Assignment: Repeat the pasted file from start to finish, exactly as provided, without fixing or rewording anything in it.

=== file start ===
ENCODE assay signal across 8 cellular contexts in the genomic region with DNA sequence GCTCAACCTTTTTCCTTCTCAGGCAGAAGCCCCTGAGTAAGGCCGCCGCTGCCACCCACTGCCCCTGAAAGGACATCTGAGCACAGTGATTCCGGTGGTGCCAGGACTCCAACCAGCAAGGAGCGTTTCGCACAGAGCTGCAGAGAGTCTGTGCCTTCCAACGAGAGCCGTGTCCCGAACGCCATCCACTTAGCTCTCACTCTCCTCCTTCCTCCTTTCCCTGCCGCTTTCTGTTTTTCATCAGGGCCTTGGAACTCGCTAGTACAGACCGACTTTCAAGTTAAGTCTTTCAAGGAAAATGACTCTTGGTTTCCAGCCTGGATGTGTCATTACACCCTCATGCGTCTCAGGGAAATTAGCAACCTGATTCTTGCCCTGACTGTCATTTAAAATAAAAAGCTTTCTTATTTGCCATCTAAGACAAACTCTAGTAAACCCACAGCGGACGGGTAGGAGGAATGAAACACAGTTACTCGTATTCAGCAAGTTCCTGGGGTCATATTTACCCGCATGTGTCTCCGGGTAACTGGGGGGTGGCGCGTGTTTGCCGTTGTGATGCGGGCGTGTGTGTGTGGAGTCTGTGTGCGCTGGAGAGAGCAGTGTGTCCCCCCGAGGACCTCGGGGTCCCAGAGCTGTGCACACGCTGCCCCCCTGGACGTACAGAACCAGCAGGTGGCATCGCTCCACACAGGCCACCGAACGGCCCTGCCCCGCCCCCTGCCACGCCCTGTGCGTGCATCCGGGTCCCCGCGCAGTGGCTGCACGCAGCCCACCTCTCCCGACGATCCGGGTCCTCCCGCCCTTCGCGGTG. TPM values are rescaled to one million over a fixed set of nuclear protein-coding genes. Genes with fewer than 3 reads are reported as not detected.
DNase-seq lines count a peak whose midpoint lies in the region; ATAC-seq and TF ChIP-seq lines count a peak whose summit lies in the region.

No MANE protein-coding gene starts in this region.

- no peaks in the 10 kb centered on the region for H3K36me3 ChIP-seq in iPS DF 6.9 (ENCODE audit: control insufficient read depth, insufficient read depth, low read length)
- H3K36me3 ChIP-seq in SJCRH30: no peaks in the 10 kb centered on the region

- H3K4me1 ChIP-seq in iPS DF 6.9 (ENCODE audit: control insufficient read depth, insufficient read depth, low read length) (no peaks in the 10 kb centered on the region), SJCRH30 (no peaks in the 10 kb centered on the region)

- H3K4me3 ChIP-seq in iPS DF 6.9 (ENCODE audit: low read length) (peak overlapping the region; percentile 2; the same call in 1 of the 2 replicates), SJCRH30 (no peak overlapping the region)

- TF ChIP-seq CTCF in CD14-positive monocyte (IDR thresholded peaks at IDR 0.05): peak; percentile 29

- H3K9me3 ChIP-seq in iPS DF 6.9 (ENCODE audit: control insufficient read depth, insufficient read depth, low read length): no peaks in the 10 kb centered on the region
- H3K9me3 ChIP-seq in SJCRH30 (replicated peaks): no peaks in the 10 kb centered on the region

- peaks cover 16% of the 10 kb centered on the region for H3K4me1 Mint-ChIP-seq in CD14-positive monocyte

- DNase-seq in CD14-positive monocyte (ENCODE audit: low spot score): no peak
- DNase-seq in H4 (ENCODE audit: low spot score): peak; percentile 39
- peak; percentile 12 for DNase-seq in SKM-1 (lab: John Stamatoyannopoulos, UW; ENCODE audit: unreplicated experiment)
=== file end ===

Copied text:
ENCODE assay signal across 8 cellular contexts in the genomic region with DNA sequence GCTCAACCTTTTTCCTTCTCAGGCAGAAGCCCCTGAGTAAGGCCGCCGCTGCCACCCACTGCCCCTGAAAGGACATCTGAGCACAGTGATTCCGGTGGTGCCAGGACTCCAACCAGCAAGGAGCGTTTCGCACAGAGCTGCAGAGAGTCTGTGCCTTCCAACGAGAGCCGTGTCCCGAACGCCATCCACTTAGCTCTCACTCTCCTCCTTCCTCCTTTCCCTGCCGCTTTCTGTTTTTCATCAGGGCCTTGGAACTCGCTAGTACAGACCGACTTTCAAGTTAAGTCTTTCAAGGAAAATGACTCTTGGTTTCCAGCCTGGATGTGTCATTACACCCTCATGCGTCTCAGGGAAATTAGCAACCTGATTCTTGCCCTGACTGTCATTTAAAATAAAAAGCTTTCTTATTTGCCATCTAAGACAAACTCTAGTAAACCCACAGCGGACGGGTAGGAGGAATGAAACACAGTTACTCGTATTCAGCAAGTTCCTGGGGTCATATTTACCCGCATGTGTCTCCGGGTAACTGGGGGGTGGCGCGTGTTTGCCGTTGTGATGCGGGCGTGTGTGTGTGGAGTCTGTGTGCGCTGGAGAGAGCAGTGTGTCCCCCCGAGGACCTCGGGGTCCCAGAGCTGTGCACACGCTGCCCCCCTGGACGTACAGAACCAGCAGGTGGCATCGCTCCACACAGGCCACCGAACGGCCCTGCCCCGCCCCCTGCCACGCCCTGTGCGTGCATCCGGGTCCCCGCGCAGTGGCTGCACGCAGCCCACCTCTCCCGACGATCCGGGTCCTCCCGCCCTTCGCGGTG. TPM values are rescaled to one million over a fixed set of nuclear protein-coding genes. Genes with fewer than 3 reads are reported as not detected.
DNase-seq lines count a peak whose midpoint lies in the region; ATAC-seq and TF ChIP-seq lines count a peak whose summit lies in the region.

No MANE protein-coding gene starts in this region.

- no peaks in the 10 kb centered on the region for H3K36me3 ChIP-seq in iPS DF 6.9 (ENCODE audit: control insufficient read depth, insufficient read depth, low read length)
- H3K36me3 ChIP-seq in SJCRH30: no peaks in the 10 kb centered on the region

- H3K4me1 ChIP-seq in iPS DF 6.9 (ENCODE audit: control insufficient read depth, insufficient read depth, low read length) (no peaks in the 10 kb centered on the region), SJCRH30 (no peaks in the 10 kb centered on the region)

- H3K4me3 ChIP-seq in iPS DF 6.9 (ENCODE audit: low read length) (peak overlapping the region; percentile 2; the same call in 1 of the 2 replicates), SJCRH30 (no peak overlapping the region)

- TF ChIP-seq CTCF in CD14-positive monocyte (IDR thresholded peaks at IDR 0.05): peak; percentile 29

- H3K9me3 ChIP-seq in iPS DF 6.9 (ENCODE audit: control insufficient read depth, insufficient read depth, low read length): no peaks in the 10 kb centered on the region
- H3K9me3 ChIP-seq in SJCRH30 (replicated peaks): no peaks in the 10 kb centered on the region

- peaks cover 16% of the 10 kb centered on the region for H3K4me1 Mint-ChIP-seq in CD14-positive monocyte

- DNase-seq in CD14-positive monocyte (ENCODE audit: low spot score): no peak
- DNase-seq in H4 (ENCODE audit: low spot score): peak; percentile 39
- peak; percentile 12 for DNase-seq in SKM-1 (lab: John Stamatoyannopoulos, UW; ENCODE audit: unreplicated experiment)